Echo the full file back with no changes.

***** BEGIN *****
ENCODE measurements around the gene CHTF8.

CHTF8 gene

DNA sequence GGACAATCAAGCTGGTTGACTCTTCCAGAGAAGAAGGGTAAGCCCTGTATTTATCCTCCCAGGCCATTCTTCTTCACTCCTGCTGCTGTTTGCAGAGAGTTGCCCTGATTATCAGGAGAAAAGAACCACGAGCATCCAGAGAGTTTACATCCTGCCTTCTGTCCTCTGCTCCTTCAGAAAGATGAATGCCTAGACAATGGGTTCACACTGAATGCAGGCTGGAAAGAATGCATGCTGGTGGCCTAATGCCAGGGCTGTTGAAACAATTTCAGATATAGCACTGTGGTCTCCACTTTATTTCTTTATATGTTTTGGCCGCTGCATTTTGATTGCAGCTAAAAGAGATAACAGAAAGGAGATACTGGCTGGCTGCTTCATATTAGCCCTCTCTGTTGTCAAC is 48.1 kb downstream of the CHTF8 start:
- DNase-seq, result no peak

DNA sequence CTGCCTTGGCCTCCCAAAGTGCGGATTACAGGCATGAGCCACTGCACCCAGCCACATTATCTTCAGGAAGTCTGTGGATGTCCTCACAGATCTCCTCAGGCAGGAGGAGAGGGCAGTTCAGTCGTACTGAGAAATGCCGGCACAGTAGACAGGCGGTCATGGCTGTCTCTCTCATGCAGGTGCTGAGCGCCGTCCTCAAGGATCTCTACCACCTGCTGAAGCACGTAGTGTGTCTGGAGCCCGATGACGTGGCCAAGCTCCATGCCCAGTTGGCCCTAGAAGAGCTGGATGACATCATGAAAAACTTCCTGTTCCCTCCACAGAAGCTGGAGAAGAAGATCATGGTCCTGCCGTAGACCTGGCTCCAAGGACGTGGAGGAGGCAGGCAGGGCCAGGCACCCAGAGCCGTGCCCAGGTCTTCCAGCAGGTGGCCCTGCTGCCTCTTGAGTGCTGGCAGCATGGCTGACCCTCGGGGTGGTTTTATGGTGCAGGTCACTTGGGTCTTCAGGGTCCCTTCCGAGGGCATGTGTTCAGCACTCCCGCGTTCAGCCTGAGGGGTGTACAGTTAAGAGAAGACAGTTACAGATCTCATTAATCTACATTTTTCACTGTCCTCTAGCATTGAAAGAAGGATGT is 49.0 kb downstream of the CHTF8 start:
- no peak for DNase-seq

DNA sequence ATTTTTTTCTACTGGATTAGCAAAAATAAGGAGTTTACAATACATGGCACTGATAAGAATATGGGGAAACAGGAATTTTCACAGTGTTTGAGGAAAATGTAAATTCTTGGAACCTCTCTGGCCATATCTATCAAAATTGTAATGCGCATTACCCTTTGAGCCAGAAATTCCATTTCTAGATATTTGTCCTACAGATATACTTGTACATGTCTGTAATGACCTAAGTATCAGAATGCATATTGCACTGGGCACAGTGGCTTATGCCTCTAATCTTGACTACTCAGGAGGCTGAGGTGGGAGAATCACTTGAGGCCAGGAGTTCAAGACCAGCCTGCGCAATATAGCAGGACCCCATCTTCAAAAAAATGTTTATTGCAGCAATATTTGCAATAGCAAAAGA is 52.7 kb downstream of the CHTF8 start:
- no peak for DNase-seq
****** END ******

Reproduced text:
ENCODE measurements around the gene CHTF8.

CHTF8 gene

DNA sequence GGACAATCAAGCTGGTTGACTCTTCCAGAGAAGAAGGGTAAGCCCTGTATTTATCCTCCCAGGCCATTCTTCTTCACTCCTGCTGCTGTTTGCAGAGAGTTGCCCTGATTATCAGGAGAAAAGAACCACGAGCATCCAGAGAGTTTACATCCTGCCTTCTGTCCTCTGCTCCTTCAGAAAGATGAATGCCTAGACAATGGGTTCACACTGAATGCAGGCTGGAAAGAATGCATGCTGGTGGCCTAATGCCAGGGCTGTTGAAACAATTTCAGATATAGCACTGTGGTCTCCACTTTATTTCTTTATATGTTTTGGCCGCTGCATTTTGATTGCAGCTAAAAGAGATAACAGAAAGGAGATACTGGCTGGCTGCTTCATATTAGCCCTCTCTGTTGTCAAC is 48.1 kb downstream of the CHTF8 start:
- DNase-seq, result no peak

DNA sequence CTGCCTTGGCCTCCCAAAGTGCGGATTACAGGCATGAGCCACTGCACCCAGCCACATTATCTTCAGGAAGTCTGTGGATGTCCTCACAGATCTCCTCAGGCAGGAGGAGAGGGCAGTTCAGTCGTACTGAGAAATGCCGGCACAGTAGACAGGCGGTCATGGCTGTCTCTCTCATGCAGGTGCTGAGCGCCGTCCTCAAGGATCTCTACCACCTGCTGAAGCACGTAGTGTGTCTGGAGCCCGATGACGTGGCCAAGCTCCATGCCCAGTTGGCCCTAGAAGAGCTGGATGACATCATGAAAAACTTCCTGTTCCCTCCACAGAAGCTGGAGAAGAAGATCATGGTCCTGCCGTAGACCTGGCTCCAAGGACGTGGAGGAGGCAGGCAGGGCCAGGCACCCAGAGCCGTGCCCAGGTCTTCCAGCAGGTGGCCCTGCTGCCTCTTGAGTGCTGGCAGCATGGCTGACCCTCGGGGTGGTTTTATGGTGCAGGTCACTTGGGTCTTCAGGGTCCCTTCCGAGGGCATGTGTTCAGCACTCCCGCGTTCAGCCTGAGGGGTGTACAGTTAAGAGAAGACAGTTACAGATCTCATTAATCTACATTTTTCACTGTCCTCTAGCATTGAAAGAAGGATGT is 49.0 kb downstream of the CHTF8 start:
- no peak for DNase-seq

DNA sequence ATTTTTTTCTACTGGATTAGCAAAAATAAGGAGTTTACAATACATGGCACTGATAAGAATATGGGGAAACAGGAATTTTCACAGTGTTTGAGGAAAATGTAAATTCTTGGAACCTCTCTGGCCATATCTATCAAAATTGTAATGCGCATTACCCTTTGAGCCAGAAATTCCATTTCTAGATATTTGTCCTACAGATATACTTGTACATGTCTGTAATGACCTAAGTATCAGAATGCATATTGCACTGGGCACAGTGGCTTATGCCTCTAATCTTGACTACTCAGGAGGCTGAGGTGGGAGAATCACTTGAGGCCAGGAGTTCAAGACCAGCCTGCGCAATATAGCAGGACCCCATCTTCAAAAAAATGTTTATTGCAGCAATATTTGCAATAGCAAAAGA is 52.7 kb downstream of the CHTF8 start:
- no peak for DNase-seq